Debra and Robert Gilmore
Sydney teen Robert Gilmore had learning difficulties and despite his best efforts, he continued to fall behind. Frustrated and embarrassed at not being able to keep up with his peers Robert began to lose interest in school and started skipping classes, reports The Catholic Archdiocese of Sysdney.
"That was last year. Today he is a new person," says his mother, Debra Gilmore.
The Head of Diverse Learning for the Archdiocese of Sydney's Catholic Education Office (CEO), Debra was so concerned about her son's learning difficulties that after spending two years researching Canada's Arrowsmith program for children with learning disabilities, she took 12 months leave and enrolled Robert at one of the Toronto District Catholic School Board's schools where the program is offered.
Now 17, Robert has spent the past 10 months in Canada at a school where students with learning disabilities embark on a two-year program designed to build and strengthen the brain's cognitive processes, expand capacity for verbal and non-verbal thinking as well as strengthen memory and processing speeds and improve fine motor skills necessary for writing and note-taking.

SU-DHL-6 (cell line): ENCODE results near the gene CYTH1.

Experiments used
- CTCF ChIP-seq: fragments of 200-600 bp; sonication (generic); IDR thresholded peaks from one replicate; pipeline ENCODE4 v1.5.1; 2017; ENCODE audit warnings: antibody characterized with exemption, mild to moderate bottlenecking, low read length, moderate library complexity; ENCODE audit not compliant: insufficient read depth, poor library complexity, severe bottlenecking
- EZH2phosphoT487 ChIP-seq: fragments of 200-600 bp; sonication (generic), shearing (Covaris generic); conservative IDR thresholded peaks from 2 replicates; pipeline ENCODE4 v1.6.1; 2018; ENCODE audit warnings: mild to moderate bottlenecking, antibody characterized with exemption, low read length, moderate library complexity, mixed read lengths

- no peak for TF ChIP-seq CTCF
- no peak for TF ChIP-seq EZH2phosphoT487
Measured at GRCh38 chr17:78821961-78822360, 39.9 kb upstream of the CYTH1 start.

The program is set to be introduced into Sydney Catholic schools, The Australian reported last week.
"From day one, there was a change in Rob's attitude. From being a boy who would sometimes refuse to go to school and was frustrated and unhappy, he arrived home full of excitement," Debra says.
"'The kids get me; the teachers get me. All the kids have difficulties like I do and it's okay. He also said he couldn't wait to go to school the next morning and then burst out laughing, saying: 'I can't believe I'm saying that!.'"
After eight weeks at the school, Debra says the change in her son was even more remarkable. Instead of trying to hide his learning disability and slip under the radar, as he'd done at school in Sydney, he had a newfound confidence and outlook.
"Before he began the program in Canada, Rob had convinced himself he was stupid and would never amount to anything. Frustrated and depressed, he was unhappy and in despair. But just two months into the school, he was a new person," Debra says.
FULL STORY Canadian program helps change life of Aussie teen (C-Mail)
Brain-training program for Catholic schools (CathNews)